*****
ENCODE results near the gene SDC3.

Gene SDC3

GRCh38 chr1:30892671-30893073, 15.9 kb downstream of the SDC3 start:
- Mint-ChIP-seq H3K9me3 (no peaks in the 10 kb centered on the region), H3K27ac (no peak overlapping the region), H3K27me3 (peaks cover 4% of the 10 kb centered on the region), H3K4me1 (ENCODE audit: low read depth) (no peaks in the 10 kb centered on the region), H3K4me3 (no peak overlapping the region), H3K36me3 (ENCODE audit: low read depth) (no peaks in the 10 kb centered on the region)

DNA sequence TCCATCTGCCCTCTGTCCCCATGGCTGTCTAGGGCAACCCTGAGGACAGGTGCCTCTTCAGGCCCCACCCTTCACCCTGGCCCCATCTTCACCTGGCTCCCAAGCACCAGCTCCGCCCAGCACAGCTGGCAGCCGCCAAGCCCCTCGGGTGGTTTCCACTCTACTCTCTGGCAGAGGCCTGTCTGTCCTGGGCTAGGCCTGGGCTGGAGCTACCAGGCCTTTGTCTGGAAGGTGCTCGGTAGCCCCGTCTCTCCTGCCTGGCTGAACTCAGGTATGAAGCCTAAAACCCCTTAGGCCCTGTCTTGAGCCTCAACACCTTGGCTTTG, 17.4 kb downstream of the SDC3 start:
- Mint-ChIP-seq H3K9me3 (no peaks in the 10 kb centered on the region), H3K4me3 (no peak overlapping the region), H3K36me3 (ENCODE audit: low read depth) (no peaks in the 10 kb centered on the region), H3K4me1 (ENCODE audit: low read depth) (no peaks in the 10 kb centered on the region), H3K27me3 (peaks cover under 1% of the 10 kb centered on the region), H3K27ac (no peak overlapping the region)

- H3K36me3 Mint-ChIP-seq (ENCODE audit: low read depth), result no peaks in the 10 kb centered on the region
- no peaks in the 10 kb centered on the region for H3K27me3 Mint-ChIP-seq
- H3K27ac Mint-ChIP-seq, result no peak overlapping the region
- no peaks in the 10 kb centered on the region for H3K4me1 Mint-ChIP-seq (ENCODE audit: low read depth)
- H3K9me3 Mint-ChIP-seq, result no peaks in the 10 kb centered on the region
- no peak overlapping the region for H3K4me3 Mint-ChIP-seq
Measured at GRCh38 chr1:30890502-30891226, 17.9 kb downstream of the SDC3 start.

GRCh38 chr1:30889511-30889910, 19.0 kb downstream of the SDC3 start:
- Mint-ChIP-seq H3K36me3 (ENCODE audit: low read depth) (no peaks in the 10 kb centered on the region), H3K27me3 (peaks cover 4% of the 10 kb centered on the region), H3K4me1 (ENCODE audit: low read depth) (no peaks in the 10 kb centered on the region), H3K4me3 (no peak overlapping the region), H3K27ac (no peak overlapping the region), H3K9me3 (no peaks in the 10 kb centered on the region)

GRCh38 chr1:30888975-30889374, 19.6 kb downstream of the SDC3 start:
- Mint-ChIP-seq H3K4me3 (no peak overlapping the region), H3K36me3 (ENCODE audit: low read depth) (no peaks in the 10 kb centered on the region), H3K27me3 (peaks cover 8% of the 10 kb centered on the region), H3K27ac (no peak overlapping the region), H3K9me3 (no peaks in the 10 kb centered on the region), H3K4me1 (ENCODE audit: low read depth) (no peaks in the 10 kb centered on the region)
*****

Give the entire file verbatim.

ENCODE results near the gene SDC3.

Gene SDC3

GRCh38 chr1:30892671-30893073, 15.9 kb downstream of the SDC3 start:
- Mint-ChIP-seq H3K9me3 (no peaks in the 10 kb centered on the region), H3K27ac (no peak overlapping the region), H3K27me3 (peaks cover 4% of the 10 kb centered on the region), H3K4me1 (ENCODE audit: low read depth) (no peaks in the 10 kb centered on the region), H3K4me3 (no peak overlapping the region), H3K36me3 (ENCODE audit: low read depth) (no peaks in the 10 kb centered on the region)

DNA sequence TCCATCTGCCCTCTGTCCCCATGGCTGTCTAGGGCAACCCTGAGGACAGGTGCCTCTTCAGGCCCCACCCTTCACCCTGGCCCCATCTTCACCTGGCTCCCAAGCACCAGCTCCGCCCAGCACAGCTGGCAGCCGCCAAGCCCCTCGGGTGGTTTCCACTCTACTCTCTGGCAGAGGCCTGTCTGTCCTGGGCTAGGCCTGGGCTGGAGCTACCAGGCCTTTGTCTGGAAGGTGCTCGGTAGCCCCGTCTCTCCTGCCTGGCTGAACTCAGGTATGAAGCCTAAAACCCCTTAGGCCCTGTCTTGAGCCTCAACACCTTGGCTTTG, 17.4 kb downstream of the SDC3 start:
- Mint-ChIP-seq H3K9me3 (no peaks in the 10 kb centered on the region), H3K4me3 (no peak overlapping the region), H3K36me3 (ENCODE audit: low read depth) (no peaks in the 10 kb centered on the region), H3K4me1 (ENCODE audit: low read depth) (no peaks in the 10 kb centered on the region), H3K27me3 (peaks cover under 1% of the 10 kb centered on the region), H3K27ac (no peak overlapping the region)

- H3K36me3 Mint-ChIP-seq (ENCODE audit: low read depth), result no peaks in the 10 kb centered on the region
- no peaks in the 10 kb centered on the region for H3K27me3 Mint-ChIP-seq
- H3K27ac Mint-ChIP-seq, result no peak overlapping the region
- no peaks in the 10 kb centered on the region for H3K4me1 Mint-ChIP-seq (ENCODE audit: low read depth)
- H3K9me3 Mint-ChIP-seq, result no peaks in the 10 kb centered on the region
- no peak overlapping the region for H3K4me3 Mint-ChIP-seq
Measured at GRCh38 chr1:30890502-30891226, 17.9 kb downstream of the SDC3 start.

GRCh38 chr1:30889511-30889910, 19.0 kb downstream of the SDC3 start:
- Mint-ChIP-seq H3K36me3 (ENCODE audit: low read depth) (no peaks in the 10 kb centered on the region), H3K27me3 (peaks cover 4% of the 10 kb centered on the region), H3K4me1 (ENCODE audit: low read depth) (no peaks in the 10 kb centered on the region), H3K4me3 (no peak overlapping the region), H3K27ac (no peak overlapping the region), H3K9me3 (no peaks in the 10 kb centered on the region)

GRCh38 chr1:30888975-30889374, 19.6 kb downstream of the SDC3 start:
- Mint-ChIP-seq H3K4me3 (no peak overlapping the region), H3K36me3 (ENCODE audit: low read depth) (no peaks in the 10 kb centered on the region), H3K27me3 (peaks cover 8% of the 10 kb centered on the region), H3K27ac (no peak overlapping the region), H3K9me3 (no peaks in the 10 kb centered on the region), H3K4me1 (ENCODE audit: low read depth) (no peaks in the 10 kb centered on the region)